Here's an article
a propos an ongoing discussion we've had on this blog for several years concerning the Resurrection of Jesus Christ. I've been meaning to post it during Paschaltide for a couple of years now. It first appeared two years ago in the
New Oxford Review with the subtitle, "The old mythologies are back," and is reproduced here by permission of the publisher.The Gnostic Temptation in the Catholic ChurchBy Bernard D. Green
Gnosticism is rife in American Christianity today. Philip Lee, in his Against the Protestant Gnostics
, argues that it is endemic in the Protestant churches, and Donna Steichen, in her Ungodly Rage[: The Hidden Face of Catholic Feminism]
, has shown how pervasive it is becoming in Catholic life. We are once again faced with the same dividing line that emerged between the Gnostics and orthodox Christianity in the second and third centuries. The question is the same now as then: Does the Church offer salvific truth and grace, or can we do away with that, and instead just rely on knowledge gleaned from myth, psychology, and personal experience? This in turn is related to the significance of the Resurrection for our salvation: Is it simply illustrative of human possibilities, as the Gnostics of old thought, or is it a unique event that reveals on what our salvation rests?
Harold Bloom, in his recent book The American Religion
, suggests that there is a form of Gnostic religion that is intrinsic to American culture. It emphasizes the priority of information for salvation, the innate divinity of the individual self, and emotional experiences of transcendence. He sees this "religion" as pervading every Christian denomination in the country, including Catholicism. If he is right, then we are witnessing a battle in the Catholic Church between authentic Catholicism and this pervasive religious attitude, which, if not uniquely American, is something that American culture most clearly exemplifies.
The essence of Gnosticism is the emphasis on knowledge as the key to salvation. Salvation comes through information about who we are, what our potential is, what prevents us from realizing it. As Bloom observed, Americans are "obsessed with information," Gnosticism "was (and is) a kind of information theory," and the biblical account of creation and the Fall, which Gnostics reject, "concerned matter and energy," whereas Gnosticism "is all information."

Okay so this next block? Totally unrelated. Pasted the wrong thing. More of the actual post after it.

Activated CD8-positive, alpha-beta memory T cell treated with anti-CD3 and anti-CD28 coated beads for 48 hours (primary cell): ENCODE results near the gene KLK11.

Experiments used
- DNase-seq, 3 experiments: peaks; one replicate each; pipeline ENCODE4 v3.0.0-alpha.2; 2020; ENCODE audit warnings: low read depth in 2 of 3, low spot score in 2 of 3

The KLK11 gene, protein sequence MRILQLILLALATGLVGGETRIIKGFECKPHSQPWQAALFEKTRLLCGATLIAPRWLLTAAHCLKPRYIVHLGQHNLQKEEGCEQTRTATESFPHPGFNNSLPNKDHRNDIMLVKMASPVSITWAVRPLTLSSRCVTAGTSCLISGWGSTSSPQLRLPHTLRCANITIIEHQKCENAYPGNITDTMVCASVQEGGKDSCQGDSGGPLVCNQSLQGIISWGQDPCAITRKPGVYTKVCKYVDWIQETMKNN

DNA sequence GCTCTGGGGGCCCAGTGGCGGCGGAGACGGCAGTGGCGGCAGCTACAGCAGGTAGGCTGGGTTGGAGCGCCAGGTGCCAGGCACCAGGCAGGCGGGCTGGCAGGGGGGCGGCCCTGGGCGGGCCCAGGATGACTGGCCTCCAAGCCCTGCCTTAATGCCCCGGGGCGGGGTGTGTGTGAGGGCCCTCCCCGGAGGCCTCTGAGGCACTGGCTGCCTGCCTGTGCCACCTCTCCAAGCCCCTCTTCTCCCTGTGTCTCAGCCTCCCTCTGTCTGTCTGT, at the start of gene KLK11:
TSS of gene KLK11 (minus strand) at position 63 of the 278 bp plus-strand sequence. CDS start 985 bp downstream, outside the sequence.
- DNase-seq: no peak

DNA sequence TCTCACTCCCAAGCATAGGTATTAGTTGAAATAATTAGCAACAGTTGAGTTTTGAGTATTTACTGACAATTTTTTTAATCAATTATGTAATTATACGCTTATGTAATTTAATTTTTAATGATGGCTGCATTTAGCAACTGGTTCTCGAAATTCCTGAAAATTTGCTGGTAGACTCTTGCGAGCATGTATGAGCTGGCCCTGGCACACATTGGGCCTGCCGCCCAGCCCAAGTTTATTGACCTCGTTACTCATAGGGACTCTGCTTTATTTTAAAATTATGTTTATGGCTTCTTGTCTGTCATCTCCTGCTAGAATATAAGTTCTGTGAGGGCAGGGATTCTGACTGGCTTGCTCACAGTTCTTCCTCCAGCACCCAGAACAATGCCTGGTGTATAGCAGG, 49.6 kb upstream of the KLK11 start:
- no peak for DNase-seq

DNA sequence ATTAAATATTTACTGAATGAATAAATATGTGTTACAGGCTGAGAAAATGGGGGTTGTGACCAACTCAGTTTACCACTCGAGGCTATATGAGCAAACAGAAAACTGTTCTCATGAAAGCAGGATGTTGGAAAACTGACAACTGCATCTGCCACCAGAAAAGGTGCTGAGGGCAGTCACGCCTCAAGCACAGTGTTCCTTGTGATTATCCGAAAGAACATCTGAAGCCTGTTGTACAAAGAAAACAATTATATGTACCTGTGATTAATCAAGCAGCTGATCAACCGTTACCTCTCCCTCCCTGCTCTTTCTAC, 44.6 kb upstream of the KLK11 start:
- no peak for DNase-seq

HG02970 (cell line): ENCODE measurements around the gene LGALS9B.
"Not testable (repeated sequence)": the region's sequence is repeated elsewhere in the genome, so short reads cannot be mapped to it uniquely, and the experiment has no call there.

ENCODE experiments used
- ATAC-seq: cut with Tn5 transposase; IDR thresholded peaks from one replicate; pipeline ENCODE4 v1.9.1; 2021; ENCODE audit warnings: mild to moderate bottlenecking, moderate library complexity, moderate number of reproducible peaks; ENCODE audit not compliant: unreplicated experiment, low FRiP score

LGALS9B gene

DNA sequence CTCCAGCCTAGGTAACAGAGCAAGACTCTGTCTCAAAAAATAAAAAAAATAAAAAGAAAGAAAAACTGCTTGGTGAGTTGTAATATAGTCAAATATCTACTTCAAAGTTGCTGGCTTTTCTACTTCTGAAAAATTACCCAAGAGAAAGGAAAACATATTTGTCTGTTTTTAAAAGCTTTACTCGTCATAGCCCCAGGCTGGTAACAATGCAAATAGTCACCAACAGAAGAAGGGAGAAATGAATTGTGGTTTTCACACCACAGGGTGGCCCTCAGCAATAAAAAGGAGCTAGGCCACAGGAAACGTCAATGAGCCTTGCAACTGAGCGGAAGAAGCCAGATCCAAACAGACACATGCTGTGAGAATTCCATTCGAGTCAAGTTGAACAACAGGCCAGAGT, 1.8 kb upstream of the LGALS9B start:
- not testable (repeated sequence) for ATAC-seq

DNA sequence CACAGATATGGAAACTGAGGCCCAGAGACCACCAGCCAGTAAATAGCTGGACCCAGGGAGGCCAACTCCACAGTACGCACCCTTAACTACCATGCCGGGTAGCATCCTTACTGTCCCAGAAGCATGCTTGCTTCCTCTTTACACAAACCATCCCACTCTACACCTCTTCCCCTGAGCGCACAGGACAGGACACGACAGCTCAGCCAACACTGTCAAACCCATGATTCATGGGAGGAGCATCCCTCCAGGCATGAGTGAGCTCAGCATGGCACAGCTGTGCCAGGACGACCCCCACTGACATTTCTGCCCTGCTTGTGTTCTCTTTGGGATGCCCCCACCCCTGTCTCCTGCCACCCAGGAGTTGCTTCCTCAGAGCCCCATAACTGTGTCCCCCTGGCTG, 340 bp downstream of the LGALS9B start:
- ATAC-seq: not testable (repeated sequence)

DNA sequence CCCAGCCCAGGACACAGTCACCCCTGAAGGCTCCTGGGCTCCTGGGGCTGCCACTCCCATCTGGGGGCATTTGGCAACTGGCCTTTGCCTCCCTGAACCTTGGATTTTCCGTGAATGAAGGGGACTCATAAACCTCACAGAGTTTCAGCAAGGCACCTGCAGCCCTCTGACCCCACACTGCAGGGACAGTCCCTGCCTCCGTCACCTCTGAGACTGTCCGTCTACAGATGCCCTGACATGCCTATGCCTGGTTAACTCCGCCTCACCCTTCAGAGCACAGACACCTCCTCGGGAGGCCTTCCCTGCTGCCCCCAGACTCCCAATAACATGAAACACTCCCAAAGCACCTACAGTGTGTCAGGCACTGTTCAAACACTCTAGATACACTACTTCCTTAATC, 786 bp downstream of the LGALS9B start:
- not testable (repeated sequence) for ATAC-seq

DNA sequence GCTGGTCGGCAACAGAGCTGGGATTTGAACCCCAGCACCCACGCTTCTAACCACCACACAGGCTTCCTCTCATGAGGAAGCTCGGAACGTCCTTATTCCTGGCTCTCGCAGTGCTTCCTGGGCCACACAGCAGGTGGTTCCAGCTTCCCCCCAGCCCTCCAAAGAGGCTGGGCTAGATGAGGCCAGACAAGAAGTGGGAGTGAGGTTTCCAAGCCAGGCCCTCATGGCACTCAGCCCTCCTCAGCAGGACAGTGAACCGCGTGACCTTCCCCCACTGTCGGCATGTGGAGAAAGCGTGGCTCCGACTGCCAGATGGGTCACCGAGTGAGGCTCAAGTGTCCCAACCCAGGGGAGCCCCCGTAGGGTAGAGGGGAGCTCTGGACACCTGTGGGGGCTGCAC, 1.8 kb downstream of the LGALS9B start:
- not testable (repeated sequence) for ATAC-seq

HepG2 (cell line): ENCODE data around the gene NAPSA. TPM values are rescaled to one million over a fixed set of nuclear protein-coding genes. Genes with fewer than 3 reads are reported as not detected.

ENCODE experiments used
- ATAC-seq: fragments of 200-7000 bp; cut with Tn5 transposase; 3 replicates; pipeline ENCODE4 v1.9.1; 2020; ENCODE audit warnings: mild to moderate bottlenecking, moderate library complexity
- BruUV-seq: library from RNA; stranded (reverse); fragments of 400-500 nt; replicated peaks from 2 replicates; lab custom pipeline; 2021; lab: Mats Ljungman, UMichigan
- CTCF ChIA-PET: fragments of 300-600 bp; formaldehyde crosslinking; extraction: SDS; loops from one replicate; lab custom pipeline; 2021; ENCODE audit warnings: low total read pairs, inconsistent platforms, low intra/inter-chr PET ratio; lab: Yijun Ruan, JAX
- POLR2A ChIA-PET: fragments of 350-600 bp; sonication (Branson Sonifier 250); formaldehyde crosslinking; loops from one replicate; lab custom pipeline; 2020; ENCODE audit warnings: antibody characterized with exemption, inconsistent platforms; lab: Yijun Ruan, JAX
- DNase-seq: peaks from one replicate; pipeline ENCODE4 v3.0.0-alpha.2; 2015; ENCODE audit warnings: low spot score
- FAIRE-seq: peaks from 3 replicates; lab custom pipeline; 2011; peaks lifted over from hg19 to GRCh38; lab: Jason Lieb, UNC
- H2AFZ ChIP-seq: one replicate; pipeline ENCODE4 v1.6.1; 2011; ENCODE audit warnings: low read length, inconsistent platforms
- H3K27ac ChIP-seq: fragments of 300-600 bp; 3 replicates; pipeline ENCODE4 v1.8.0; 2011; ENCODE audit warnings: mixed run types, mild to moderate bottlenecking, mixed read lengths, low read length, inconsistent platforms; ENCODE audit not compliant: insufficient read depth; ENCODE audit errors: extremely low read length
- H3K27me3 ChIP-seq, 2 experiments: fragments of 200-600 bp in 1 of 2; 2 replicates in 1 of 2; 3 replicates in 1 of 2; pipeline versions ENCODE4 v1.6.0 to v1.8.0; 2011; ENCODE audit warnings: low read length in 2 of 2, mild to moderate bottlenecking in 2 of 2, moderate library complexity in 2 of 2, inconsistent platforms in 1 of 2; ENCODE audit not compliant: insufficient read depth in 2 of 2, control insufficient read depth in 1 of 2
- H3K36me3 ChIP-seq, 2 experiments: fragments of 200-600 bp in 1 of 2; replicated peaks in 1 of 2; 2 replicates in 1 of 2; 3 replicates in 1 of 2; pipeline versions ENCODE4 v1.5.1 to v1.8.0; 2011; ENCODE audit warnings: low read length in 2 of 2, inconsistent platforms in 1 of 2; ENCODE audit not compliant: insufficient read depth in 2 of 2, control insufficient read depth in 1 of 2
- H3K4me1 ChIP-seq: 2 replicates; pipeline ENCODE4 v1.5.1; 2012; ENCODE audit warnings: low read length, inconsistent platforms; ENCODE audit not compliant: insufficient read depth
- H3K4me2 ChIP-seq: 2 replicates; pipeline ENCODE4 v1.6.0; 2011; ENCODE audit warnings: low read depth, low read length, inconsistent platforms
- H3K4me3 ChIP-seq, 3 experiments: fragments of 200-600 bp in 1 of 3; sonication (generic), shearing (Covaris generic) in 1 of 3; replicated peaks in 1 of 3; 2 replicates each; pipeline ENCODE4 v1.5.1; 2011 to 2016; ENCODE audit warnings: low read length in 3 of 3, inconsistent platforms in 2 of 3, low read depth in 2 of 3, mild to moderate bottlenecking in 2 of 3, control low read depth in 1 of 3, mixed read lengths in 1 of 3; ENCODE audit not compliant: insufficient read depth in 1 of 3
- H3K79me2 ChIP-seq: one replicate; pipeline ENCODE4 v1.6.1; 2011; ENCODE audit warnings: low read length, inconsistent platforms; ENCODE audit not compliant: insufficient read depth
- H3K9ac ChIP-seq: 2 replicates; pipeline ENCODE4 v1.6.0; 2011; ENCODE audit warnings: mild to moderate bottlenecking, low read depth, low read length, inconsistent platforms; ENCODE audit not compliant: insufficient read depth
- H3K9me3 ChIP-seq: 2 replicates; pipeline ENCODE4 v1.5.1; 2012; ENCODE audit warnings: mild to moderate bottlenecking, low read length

Gnosticism is also bound up with a "technology" of salvation. It is concerned with the "effective mechanics" for releasing humans from constraints. We as a culture are obsessed with gaining such effective knowledge. We believe that through correct information and effective techniques we can escape any evil. Witness the enormous faith we place in education to defeat all our current social evils, from drug addiction to teen pregnancy. Witness the faith we place in psychology to give the necessary information about ourselves and others that will enable us to relate "effectively" to them.
The ancient Gnostics saw the core of the human person, its essential self, as intrinsically divine. It had been imprisoned by some cosmic injustice in the world of matter. Bloom sees this belief in the self's divinity as central to American religion. He maintains that the first tenet of American religion is that "what is oldest and best in us goes back well before creation, and so is no part of creation." Gnostics resent limitations, and to resent limitations is to reject ourselves as embodied creatures. Gnostics see the self as unjustly bound by gender, time, place, circumstances, and relationships. The "Fall" is a fall into matter, physicality, history, and community. So Gnostics want "freedom," freedom from all natural, earthly limitations. Hence, Bloom can say that the essence of salvation in American religion is "a knowing by and of an uncreated self, or a self-within-the-self, and the knowledge leads to freedom…from nature, time, history, community, other selves."
Is not the protest of radical feminists today precisely against the limitations imposed by the female's embodied condition as female? Abortion is so important to feminists because it promises freedom from the constrictions of femaleness and from the role of mother, of which females alone are capable. Freedom from the responsibilities of femaleness can also mean freedom from men, marriages, and community. But this is but an example of a general trend among us: Free the individual from the distorting influences of embodied existence and all will be well.